Posted by: cassymuronaka | December 18, 2013

Polite pays off

It doesn’t say much for Americans that there is a negative, rather than a positive spin, to all the articles and blogging I see on a little cafe in France that rewards etiquette.

La Petit Syrah in Nice, France charges  less if a customers asks in a polite way for coffee or latte.  And if you are very very polite, you pay even less. And this is clearly posted in a blackboard.

La Petit Sarah

Say what you will about the alleged rudeness of the French, but I don’t see any restaurants in the United States with signs like this.

I am not the only old fart who sees etiquette as a lost art.  It is very strange that Baby Boomers whose manners were pounded into them within an inch of their life (or so it seemed when I was 10-years-old) have not managed to leave the me-me-me 1980s mentality behind when it comes to their own children.

Because I had a child late — I was almost 40 — I had a great deal of time before that to watch my peers indulge for typical toddler crimes (tantrums, conversation domination, violence to younger siblings) which would have caused my mother or father to send me to my room for life.

When we decided to have a child, my husband and I promised each other than no matter how many stumbles we made as parents,  instilling etiquette in our son would not be one of them. We had both just too many bad experiences with otherwise normal friends who produced offspring and then had gone and lost their minds when it came to disciplining them. And we had been in too many supermarkets and department stores where children screamed or ran wild throwing clothing or toys all over the place.

My husband has told me that his parents actually added a wall in front of the stairs leading from the second level to the first level of his family home — where the living room was located — because his parents wanted to keep the children seen and not heard when his mother and father hosted company. This always seemed a little extreme to me, but the Japanese are freaks for politeness and, then again, I don’t go to friends’ houses to end up as a captive audience for Small and Cute when I think I am arriving at a party with adults.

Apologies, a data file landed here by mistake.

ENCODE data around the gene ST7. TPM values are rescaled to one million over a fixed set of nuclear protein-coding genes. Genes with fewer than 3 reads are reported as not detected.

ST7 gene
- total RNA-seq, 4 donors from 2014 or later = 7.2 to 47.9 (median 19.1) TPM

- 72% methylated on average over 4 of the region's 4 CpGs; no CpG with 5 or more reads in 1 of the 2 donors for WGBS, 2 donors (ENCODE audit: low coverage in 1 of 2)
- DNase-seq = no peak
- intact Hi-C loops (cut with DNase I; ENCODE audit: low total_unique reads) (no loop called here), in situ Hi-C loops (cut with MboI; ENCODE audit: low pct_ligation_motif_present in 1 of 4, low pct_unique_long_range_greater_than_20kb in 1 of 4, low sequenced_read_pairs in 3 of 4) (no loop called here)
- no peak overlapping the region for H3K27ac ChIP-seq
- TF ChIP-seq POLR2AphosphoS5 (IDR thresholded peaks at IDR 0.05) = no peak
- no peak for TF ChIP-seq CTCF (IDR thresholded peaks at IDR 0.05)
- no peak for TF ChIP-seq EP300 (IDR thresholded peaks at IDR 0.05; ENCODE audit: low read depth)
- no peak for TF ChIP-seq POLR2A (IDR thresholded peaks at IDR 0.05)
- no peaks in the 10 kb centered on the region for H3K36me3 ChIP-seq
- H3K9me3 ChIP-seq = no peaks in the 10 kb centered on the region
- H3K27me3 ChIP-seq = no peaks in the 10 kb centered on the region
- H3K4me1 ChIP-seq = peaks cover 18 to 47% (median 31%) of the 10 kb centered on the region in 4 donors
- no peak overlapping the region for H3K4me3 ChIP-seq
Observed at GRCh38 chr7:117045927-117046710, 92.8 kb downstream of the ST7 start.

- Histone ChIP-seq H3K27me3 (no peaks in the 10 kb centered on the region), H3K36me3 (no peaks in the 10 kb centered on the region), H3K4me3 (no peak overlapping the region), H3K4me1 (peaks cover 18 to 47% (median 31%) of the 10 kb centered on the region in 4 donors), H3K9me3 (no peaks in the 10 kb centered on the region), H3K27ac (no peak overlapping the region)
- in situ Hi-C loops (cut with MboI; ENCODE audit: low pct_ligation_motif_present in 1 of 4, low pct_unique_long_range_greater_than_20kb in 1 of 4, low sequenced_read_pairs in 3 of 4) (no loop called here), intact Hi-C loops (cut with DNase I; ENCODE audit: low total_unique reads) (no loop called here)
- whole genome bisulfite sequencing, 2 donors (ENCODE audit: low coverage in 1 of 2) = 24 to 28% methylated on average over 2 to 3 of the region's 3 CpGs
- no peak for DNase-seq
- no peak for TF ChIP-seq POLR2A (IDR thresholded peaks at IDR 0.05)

My favorite memory of Boomer parental delusion is at an evening party when the firstborn of the hosts came out in her pretty little pink dress and spent more than an hour singing, dancing  and monologuing in a circle of paralyzed adults. She adored being the center of attention, which is what most five-year-olds want, of course.

The parents thought this was just terrific.  In fact, when the little girl finally paused for breath, the mother turned to me with a huge smile and said, “M—- is just so intelligent.  She gets bored so easily.”

A giant lightbulb went off in my head when I heard this.  I had been wondering for years how parents rationalized their ill-behaved children.  Suddenly, I had my explanation: The children were so bright that they needed the mental stimulation of performing for adults and never being disciplined for anything that came out of their mouths or off their tiny little fists.

M—- was a perfectly nice little girl who just needed her parents to yank the chain back and put her to bed. However, there is no doubt in my mind that while she probably is brighter than many in her generation, she also is one of the ones who texts endlessly in the middle of dinners in restaurants and has long, loud conversations on that same cell phone in the waiting room of doctor’s offices.


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